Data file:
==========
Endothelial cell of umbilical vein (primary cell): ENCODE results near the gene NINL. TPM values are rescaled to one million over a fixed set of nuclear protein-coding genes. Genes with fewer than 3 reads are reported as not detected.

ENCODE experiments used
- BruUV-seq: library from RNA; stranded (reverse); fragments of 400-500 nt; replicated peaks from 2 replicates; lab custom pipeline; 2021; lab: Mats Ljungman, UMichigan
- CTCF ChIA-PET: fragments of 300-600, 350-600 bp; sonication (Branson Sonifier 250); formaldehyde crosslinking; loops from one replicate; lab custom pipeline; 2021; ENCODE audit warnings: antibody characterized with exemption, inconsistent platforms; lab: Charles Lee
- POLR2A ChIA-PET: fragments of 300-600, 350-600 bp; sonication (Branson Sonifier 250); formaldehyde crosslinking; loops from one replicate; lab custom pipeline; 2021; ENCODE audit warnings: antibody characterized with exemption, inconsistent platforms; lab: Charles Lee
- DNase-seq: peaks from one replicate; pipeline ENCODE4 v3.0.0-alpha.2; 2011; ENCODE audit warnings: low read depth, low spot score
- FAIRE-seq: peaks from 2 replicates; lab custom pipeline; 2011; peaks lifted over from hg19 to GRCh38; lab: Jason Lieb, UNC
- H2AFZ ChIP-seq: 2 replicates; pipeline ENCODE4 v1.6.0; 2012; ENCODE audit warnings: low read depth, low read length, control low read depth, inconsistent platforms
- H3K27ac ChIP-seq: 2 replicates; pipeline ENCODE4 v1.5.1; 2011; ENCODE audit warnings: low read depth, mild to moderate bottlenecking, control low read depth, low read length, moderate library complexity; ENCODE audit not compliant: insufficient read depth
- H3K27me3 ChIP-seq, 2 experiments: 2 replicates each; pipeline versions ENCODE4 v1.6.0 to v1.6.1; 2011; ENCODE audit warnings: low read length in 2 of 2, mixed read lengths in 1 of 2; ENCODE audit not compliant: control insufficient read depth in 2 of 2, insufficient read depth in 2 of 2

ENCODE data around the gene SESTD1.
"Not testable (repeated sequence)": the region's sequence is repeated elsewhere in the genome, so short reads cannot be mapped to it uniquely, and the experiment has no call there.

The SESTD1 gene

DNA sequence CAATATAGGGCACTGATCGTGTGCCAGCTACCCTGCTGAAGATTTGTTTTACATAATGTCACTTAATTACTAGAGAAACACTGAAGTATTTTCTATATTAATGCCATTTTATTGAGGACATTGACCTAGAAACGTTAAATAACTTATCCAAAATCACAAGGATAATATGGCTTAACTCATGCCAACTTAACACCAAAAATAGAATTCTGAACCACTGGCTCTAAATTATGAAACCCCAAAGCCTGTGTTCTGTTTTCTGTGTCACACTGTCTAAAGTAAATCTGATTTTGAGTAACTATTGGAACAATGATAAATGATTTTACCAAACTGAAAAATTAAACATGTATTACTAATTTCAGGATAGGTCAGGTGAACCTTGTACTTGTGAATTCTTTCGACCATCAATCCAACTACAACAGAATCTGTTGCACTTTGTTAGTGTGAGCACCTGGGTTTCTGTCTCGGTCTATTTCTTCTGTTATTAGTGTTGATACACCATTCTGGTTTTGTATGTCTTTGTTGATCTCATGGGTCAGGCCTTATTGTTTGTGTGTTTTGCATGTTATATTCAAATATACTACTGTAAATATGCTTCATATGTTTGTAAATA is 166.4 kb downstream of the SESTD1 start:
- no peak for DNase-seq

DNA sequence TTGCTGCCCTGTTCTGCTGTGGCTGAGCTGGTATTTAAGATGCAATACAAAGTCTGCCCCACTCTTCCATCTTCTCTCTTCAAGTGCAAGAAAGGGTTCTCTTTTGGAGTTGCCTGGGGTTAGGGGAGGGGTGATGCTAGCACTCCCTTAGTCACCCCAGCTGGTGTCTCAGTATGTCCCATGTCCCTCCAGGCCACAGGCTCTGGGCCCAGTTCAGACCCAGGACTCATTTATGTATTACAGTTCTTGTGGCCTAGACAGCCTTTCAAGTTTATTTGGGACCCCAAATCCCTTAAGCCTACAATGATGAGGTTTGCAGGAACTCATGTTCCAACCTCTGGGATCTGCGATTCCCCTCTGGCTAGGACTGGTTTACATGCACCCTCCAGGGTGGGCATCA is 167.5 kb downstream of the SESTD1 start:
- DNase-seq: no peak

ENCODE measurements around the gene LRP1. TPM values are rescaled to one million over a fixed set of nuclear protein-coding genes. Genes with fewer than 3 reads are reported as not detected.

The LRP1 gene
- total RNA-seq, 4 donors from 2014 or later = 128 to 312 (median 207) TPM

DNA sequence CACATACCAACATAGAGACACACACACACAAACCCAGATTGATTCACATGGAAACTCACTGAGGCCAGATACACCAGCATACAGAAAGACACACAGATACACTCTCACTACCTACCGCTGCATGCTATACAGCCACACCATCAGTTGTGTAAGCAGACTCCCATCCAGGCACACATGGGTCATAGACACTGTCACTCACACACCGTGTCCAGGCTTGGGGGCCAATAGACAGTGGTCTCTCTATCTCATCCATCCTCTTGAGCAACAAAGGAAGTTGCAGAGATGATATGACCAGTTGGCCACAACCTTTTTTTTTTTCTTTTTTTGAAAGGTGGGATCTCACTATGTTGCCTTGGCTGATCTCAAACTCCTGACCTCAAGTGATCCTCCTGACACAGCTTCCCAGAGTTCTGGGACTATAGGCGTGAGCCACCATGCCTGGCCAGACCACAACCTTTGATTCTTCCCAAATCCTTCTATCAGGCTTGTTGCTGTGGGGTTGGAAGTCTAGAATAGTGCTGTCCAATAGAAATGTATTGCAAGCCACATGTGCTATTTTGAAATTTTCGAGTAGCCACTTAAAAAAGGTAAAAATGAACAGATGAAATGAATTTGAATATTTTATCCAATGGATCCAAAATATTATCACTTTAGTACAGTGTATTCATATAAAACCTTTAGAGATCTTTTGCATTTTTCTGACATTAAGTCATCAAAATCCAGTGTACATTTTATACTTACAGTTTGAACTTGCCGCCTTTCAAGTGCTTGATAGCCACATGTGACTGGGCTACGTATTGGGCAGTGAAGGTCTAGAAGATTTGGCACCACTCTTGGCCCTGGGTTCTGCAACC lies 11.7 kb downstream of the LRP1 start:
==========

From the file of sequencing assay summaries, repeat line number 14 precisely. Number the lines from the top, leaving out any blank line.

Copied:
DNA sequence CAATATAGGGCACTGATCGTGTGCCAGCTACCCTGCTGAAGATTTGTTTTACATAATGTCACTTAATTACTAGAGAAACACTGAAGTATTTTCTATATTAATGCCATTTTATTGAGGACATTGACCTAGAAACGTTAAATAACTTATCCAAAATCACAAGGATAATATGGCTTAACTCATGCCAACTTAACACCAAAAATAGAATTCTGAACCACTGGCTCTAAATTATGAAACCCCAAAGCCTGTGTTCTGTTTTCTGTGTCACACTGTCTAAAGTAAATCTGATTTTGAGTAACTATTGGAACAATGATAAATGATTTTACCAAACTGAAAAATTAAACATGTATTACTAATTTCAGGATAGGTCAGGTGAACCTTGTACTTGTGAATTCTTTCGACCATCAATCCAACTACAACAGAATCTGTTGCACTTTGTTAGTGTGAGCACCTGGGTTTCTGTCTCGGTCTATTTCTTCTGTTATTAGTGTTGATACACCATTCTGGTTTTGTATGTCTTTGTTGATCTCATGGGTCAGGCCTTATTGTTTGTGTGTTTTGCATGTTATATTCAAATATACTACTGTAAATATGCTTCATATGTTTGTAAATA is 166.4 kb downstream of the SESTD1 start: